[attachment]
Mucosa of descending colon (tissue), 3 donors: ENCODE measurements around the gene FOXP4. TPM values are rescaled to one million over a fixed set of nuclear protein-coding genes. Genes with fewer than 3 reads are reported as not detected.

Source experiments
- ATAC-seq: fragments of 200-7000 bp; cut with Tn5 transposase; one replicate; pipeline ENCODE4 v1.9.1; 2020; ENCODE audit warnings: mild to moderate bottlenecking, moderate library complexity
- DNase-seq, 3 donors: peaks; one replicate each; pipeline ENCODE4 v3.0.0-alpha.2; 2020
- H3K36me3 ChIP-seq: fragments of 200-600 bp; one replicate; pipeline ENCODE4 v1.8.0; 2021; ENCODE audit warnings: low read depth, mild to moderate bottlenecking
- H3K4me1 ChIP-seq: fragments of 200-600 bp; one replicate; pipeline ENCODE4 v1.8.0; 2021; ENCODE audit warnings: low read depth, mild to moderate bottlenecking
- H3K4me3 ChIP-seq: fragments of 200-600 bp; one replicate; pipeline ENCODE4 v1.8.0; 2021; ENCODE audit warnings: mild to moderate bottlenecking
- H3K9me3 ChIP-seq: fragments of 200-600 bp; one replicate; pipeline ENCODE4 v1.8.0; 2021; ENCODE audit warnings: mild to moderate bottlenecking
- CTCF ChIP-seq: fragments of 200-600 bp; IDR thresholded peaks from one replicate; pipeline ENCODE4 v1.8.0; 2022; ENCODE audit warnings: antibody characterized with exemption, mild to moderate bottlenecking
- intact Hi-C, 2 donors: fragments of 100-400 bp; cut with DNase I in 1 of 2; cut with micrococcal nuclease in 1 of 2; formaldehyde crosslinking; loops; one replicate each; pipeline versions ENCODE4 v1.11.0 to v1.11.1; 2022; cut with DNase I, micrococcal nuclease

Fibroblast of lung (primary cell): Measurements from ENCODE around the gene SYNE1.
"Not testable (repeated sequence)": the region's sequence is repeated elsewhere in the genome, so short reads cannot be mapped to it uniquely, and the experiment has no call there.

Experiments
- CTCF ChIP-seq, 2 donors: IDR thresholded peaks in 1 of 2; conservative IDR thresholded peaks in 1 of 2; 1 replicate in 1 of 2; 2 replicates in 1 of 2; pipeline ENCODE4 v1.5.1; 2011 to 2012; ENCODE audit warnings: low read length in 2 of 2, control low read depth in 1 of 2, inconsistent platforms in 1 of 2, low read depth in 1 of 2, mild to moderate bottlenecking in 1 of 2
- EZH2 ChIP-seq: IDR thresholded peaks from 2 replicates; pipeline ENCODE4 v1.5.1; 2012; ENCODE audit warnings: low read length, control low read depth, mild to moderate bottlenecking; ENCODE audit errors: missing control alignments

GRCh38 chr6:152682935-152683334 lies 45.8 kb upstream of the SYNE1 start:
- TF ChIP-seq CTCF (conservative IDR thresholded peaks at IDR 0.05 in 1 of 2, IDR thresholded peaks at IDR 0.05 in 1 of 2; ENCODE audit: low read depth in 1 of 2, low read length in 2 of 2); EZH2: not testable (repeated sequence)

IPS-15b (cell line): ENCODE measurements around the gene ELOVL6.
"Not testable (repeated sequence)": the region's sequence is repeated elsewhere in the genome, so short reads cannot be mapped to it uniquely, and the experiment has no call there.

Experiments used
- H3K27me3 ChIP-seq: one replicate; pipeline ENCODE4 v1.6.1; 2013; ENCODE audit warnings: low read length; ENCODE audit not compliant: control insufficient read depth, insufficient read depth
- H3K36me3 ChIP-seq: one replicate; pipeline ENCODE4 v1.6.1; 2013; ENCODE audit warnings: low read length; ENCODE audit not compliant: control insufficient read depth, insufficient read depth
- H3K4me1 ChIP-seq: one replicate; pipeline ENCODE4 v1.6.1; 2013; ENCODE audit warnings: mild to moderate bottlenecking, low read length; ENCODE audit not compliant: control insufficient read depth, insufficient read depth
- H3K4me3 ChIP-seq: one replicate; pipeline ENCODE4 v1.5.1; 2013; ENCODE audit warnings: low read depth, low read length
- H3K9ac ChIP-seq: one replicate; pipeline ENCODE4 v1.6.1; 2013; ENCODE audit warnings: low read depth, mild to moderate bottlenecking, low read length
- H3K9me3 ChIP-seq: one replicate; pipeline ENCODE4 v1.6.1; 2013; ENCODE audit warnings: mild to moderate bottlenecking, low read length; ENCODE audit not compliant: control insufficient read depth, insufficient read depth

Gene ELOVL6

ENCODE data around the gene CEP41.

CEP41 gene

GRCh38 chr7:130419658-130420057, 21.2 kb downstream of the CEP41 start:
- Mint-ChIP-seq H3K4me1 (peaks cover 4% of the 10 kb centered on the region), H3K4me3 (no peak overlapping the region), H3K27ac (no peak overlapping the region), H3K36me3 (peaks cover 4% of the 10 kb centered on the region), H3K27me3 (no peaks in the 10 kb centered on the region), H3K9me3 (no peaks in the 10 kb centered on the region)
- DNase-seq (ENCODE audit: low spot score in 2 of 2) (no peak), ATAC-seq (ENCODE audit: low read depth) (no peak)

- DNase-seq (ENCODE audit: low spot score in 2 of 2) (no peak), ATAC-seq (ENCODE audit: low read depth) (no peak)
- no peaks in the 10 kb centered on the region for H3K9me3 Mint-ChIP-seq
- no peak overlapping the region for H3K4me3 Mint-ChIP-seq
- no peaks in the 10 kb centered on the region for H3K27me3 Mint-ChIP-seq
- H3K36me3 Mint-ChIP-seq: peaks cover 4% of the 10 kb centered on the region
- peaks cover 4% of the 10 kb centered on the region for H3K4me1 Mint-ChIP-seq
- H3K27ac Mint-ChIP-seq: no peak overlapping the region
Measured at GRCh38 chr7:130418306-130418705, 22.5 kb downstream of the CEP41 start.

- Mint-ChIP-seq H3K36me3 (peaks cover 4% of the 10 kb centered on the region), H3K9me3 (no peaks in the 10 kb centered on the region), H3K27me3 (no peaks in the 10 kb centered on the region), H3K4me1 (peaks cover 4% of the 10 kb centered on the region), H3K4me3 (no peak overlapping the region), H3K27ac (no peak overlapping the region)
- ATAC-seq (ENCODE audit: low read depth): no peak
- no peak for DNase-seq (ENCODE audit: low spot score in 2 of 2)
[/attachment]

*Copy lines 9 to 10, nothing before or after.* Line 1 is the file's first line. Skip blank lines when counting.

- CTCF ChIP-seq: fragments of 200-600 bp; IDR thresholded peaks from one replicate; pipeline ENCODE4 v1.8.0; 2022; ENCODE audit warnings: antibody characterized with exemption, mild to moderate bottlenecking
- intact Hi-C, 2 donors: fragments of 100-400 bp; cut with DNase I in 1 of 2; cut with micrococcal nuclease in 1 of 2; formaldehyde crosslinking; loops; one replicate each; pipeline versions ENCODE4 v1.11.0 to v1.11.1; 2022; cut with DNase I, micrococcal nuclease